You can also take a virtual tour of the area and view the scarps—check out the Travel Nevada links on theNBMG Facebook page:

This excerpt was taken from NBMG Special Publication 37:
Damaging Earthquakes in Nevada: 1840s to 2008, by Craig dePolo:

On December 16, 1954 there were two large, back-to-back earthquakes east of the Fallon area that were felt throughout Nevada and created several large ground ruptures. The first event, the Fairview Peak earthquake, a right-normal-oblique-slip event, occurred at 3:07 a.m. PST and had a magnitude of 7.1 (Pancha and others, 2006). This was followed four minutes and 20 seconds later (3:11 a.m.) by a magnitude 6.9 event, the Dixie Valley earthquake, a normal-slip event (Slemmons and others, 1965). Both earthquakes created spectacular surface ruptures over a total area of 100 km (62 mi) long and 14.5 km (9 mi) wide, with ground offsets of as much as 3.8 m (12.5 ft) vertical and 2.9 m (9.5 ft) right lateral (Slemmons, 1957; Caskey and others, 1996).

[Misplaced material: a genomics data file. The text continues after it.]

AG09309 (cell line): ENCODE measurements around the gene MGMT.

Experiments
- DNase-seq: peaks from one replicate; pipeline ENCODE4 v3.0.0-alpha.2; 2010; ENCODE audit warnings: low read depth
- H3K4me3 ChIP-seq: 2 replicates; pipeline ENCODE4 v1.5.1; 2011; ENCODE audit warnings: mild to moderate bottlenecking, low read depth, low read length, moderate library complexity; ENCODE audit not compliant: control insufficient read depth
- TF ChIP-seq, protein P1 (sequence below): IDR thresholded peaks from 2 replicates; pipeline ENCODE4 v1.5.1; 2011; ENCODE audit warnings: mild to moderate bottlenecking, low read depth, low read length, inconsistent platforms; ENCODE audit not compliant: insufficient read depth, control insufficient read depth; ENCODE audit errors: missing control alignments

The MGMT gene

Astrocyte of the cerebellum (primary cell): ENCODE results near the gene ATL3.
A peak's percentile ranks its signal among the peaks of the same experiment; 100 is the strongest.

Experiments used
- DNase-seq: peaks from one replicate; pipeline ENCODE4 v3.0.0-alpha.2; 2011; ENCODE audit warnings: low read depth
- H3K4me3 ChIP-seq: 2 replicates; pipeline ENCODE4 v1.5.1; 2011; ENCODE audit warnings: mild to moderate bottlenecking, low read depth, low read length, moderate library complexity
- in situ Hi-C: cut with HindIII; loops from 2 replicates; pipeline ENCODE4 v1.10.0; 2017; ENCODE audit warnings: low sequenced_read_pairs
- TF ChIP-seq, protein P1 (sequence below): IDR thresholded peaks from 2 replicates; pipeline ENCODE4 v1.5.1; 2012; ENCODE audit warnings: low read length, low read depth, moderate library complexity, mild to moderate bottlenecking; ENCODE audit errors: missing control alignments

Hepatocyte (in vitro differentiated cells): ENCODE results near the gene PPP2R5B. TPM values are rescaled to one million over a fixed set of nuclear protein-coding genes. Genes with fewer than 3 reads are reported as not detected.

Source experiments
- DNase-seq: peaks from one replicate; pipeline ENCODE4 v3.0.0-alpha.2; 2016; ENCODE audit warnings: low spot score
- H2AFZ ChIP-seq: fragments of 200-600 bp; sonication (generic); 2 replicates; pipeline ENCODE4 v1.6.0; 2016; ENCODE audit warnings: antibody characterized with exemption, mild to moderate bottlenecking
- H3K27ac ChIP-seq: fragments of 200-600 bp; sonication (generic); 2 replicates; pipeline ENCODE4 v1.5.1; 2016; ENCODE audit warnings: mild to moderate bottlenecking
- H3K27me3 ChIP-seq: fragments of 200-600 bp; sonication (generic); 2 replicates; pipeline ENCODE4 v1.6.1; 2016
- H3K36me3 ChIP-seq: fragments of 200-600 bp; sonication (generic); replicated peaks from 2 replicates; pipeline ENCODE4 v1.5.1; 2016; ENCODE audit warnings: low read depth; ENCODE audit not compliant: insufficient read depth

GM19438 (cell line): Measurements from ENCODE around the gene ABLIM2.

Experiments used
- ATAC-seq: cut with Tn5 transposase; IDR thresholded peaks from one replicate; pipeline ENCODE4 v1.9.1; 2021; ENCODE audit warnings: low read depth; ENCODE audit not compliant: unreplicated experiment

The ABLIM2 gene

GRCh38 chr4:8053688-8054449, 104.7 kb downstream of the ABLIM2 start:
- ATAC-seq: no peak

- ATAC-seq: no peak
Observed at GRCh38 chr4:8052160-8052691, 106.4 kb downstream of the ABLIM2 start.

The earthquake was in a sparsely populated region, and there were no reported injuries and only minor building damage and content losses. In Dixie Valley, an “adobe cellar, gasoline tank and water tank, and stone wall collapsed,” a stove moved several feet, and a woman was thrown from her bed due to the shaking (Murphy and Cloud, 1956). In one living room, a piano “kangarooed” its way to the opposite side of the room during the shaking (FS 12/22/54). In the surrounding region, dishes broke, walls and chimneys were cracked in the towns of Austin, Luning, Mina, Rawhide, Fallon, Lovelock, Eureka, and Carson City (Murphy and Cloud, 1956). Damage in Carson City included cracked walls and fallen plaster in the Capitol building, the State Printing Building, and the State Prison (Murphy and Cloud, 1956). Water lines were broken at Lovelock, Mina and near Gabbs (Murphy and Cloud, 1956).

PERSPECTIVE (by Craig dePolo)